With every passing year, I find myself more and more awestruck by art forms that reveal secret truths about the human condition—those aspects that we all recognize yet never convey in “acceptable” everyday conversation.
I think this is why I am drawn to Bruce Sinofsky and Joe Berlinger‘s cinema verite style documentary film, “Brother’s Keeper” (1992) which treats the trial in 1990 of Delbert Ward, a severely mentally disabled man accused of killing his brother William. In fact, all four of the Ward brothers–Delbert, Lyman, Roscoe, and William– were mentally disabled. They ran a small dairy-farm in Munnsville, New York, and lived in a small dilapidated farm-house without running water or electricity, and filled from floor to ceiling with trash, broken appliances, and other debris. In seeing the farm for the first time, as the filmmakers recalled, they thought of it as “Deliverance North,” a moniker that captures the stereotypes of rural life that would come to shape the case.
While the film addresses the issues of mental competency and culpability and the failures of our justice system, this does not seem to be its primary purpose. Rather, it seeks to locate what the filmmakers referred to in an interview as “truth with a lower-case ‘t'”, not the truth of Delbert’s guilt or innocence, but certain truths about the human condition.
In intimate shots within the home of the brothers and on their property, Sinofsky and Berlinger help us to draw near to people whose experiences are remote from our own yet appear nonetheless as strangely familiar. For example, when asked by the filmmakers if he knows the difference between the truth and a lie, Delbert replies, “Maybe, maybe not,” a phrase that captures a man who exists outside of our legal and ethical frames much as we are all, at one time or another, out of step with societal mandates and expectations.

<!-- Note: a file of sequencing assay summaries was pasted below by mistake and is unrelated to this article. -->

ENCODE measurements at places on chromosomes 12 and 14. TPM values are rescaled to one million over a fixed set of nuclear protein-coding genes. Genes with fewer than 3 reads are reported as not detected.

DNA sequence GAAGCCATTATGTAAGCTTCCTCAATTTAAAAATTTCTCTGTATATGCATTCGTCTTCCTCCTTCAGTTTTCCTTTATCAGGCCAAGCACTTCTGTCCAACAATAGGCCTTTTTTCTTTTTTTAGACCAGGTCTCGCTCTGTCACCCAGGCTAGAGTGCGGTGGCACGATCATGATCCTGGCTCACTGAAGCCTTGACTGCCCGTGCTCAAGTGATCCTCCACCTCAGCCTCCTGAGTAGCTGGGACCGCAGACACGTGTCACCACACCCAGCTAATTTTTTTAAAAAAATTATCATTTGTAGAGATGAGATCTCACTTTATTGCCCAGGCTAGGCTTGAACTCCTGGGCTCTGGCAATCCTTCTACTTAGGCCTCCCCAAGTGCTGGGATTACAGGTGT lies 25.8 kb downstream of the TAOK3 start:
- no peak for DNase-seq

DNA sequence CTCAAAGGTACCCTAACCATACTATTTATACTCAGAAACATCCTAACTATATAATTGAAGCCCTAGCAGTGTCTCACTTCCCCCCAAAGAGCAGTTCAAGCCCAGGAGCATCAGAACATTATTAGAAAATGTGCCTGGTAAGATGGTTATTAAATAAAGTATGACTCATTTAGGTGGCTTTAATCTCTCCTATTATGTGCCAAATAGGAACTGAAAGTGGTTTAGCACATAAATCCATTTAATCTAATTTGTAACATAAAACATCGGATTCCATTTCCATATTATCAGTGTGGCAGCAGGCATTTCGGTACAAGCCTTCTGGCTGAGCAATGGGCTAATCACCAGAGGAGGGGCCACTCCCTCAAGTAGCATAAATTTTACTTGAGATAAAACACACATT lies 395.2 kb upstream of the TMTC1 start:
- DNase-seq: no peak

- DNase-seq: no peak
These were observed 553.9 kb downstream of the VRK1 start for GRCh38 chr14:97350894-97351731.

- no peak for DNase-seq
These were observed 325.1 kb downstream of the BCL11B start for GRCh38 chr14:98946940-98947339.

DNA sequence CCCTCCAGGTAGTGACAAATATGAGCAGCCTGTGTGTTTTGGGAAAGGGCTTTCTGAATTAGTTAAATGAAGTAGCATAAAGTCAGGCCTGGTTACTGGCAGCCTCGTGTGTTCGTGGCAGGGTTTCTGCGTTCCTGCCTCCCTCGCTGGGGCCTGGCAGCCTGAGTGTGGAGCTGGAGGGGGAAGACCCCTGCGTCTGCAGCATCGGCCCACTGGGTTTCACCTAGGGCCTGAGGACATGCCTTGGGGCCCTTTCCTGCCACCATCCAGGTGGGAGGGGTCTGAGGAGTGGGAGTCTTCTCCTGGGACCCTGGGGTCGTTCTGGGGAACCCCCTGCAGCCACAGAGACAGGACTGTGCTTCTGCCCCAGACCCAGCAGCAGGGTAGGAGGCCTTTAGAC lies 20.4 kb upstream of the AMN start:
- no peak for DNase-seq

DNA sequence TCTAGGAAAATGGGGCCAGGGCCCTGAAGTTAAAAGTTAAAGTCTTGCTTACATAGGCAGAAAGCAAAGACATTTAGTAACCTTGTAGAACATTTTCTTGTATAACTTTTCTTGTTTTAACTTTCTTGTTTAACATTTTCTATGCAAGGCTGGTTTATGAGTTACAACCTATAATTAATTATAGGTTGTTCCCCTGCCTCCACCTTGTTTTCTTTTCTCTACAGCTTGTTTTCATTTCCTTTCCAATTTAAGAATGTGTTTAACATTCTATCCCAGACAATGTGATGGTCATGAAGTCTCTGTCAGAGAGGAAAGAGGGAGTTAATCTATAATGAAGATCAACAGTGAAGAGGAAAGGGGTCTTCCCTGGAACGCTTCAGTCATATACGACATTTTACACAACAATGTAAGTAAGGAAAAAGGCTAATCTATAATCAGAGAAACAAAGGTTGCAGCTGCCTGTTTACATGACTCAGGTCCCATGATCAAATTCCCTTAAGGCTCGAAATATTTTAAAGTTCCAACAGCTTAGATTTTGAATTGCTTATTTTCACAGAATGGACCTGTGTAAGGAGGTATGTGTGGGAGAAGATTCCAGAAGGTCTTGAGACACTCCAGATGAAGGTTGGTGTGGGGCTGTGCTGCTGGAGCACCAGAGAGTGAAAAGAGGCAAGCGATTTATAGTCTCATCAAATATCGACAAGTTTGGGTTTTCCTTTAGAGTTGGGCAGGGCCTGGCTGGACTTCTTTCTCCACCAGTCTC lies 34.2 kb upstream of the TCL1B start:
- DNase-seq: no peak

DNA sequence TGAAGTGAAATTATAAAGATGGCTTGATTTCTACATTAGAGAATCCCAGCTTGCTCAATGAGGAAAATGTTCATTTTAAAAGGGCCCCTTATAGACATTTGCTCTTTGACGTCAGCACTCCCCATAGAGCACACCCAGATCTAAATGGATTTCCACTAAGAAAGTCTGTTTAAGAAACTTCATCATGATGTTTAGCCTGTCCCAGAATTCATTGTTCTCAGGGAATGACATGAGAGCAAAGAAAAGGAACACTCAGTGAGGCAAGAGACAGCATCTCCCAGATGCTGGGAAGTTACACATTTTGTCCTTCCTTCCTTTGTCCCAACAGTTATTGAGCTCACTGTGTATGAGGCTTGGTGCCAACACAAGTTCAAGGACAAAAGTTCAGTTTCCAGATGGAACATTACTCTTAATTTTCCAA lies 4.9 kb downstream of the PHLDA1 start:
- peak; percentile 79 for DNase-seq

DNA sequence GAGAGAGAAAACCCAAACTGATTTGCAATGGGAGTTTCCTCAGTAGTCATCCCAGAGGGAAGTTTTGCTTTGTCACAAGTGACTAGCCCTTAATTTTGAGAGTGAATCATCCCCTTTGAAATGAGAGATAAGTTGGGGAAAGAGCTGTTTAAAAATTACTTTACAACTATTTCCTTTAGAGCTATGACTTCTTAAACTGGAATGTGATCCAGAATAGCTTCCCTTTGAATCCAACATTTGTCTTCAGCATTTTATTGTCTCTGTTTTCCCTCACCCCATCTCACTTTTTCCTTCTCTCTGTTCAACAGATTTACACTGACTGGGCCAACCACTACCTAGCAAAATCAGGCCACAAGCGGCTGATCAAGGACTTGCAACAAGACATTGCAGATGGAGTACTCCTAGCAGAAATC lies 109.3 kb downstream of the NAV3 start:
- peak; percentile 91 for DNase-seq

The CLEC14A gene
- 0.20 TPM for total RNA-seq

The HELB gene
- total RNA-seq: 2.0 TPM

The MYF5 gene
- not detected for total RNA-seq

But perhaps one of the most meaningful bits of dialogue for me is Delbert’s response to the filmmakers inquiry about what is he thinking about–“a penny for your thoughts” as I’ve heard people ask from time to time. “Not thinking, just looking,” is Delbert’s reply, which perfectly articulates the welcome respite from our over-articulated lives that this film affords us.
This film is resonating with me in a different way this spring than it has in the past– for fairly obvious reasons. The slowness of the film’s pace and its almost complete lack of drive appeal to me simply in their defiance of our expectation of being entertained, of being treated to a narrative arc that we seldom sense in real life. This sense of a shift in our priorities and expectations is palpable. Brother’s Keeper offers us something rather precious and rare–access into the privileged space of someone else’s life.